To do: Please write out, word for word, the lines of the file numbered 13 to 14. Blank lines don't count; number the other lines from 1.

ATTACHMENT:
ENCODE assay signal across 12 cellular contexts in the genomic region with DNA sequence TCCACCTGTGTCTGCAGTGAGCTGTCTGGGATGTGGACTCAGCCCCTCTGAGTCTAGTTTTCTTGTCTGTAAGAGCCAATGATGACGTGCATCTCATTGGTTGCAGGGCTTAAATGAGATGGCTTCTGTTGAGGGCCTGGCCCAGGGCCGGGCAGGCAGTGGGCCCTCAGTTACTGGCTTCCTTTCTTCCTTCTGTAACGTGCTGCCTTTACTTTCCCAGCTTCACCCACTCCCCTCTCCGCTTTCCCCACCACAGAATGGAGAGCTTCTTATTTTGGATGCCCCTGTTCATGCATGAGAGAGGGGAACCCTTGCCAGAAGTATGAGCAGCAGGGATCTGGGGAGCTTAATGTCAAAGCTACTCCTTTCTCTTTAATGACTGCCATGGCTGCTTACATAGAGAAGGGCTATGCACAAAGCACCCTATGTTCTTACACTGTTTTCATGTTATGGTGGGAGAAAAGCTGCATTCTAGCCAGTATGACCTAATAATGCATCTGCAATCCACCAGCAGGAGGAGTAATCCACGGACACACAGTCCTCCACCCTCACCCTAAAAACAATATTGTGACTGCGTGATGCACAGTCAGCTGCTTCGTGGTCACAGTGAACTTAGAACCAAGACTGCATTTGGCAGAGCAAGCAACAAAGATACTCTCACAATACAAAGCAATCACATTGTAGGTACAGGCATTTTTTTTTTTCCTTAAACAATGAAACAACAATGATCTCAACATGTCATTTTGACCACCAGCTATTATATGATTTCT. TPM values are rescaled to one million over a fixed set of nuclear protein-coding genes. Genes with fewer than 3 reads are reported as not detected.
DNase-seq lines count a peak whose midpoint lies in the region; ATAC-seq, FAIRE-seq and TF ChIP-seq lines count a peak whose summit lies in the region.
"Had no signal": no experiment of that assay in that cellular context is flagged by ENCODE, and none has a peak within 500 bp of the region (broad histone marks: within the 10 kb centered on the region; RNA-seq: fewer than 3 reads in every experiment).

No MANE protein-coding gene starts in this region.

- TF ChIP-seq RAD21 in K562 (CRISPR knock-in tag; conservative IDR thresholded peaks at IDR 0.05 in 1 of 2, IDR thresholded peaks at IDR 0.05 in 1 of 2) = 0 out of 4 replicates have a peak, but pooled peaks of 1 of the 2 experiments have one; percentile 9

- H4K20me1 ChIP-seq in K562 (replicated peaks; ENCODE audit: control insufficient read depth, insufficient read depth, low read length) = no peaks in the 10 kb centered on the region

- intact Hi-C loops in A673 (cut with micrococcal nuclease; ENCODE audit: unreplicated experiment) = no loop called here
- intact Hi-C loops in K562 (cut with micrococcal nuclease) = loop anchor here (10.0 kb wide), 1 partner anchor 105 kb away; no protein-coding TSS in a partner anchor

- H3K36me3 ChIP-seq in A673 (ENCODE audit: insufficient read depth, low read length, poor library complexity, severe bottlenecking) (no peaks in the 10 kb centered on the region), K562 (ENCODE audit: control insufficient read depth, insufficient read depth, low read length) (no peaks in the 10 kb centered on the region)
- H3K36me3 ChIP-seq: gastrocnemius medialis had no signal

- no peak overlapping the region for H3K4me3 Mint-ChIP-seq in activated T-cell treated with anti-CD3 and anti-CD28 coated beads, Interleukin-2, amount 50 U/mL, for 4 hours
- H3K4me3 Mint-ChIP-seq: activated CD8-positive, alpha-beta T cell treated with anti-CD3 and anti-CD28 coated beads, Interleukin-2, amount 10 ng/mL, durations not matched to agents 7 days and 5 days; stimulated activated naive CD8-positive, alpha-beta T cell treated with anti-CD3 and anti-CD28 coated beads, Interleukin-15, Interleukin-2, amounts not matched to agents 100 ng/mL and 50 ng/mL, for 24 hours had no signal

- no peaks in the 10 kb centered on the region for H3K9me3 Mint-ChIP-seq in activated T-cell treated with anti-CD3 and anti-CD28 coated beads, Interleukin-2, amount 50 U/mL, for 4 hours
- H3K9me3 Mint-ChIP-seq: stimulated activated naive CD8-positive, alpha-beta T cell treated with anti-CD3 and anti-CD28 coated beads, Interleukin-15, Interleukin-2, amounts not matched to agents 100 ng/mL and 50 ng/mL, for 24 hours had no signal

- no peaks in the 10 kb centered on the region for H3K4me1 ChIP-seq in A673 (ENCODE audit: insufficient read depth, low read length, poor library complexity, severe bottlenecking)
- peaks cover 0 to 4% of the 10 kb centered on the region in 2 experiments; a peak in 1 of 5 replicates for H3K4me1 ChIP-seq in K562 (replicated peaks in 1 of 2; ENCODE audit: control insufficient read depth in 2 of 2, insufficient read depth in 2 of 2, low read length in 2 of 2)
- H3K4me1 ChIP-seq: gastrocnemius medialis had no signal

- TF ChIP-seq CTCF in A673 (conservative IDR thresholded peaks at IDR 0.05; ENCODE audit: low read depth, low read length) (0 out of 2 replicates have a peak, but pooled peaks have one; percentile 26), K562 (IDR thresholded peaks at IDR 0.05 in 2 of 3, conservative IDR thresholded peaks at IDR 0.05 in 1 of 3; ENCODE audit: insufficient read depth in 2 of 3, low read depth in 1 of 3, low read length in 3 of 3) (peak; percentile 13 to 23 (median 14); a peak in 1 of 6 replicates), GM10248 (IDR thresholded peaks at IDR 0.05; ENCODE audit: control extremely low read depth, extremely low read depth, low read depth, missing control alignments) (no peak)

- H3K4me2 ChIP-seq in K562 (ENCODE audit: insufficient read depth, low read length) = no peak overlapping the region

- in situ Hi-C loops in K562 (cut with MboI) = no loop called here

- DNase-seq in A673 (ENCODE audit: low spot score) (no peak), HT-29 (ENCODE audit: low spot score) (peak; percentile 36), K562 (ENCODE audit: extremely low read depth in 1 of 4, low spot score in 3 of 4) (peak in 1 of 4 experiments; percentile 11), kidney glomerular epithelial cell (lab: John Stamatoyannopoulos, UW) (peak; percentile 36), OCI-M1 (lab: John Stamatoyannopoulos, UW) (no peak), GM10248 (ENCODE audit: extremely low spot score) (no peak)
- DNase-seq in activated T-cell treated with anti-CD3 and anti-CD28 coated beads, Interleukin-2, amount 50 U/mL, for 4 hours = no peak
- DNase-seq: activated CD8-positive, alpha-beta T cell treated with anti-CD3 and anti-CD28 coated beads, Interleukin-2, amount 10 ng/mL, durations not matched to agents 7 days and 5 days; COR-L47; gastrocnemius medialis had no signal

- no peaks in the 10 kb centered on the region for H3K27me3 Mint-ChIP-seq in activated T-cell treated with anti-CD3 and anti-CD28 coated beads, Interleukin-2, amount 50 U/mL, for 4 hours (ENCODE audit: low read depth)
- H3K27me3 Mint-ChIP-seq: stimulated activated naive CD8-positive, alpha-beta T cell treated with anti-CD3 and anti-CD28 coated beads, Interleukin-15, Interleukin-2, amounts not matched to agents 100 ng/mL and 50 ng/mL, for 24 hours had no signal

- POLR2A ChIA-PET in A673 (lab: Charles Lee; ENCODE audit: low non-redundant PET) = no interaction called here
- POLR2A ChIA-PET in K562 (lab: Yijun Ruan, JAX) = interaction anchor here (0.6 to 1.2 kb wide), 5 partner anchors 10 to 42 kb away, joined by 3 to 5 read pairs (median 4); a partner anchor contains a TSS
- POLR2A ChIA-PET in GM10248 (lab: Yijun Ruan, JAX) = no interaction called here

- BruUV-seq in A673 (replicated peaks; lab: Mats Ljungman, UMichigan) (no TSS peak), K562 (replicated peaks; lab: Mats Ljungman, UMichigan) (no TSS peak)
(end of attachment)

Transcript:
- no peaks in the 10 kb centered on the region for H3K9me3 Mint-ChIP-seq in activated T-cell treated with anti-CD3 and anti-CD28 coated beads, Interleukin-2, amount 50 U/mL, for 4 hours
- H3K9me3 Mint-ChIP-seq: stimulated activated naive CD8-positive, alpha-beta T cell treated with anti-CD3 and anti-CD28 coated beads, Interleukin-15, Interleukin-2, amounts not matched to agents 100 ng/mL and 50 ng/mL, for 24 hours had no signal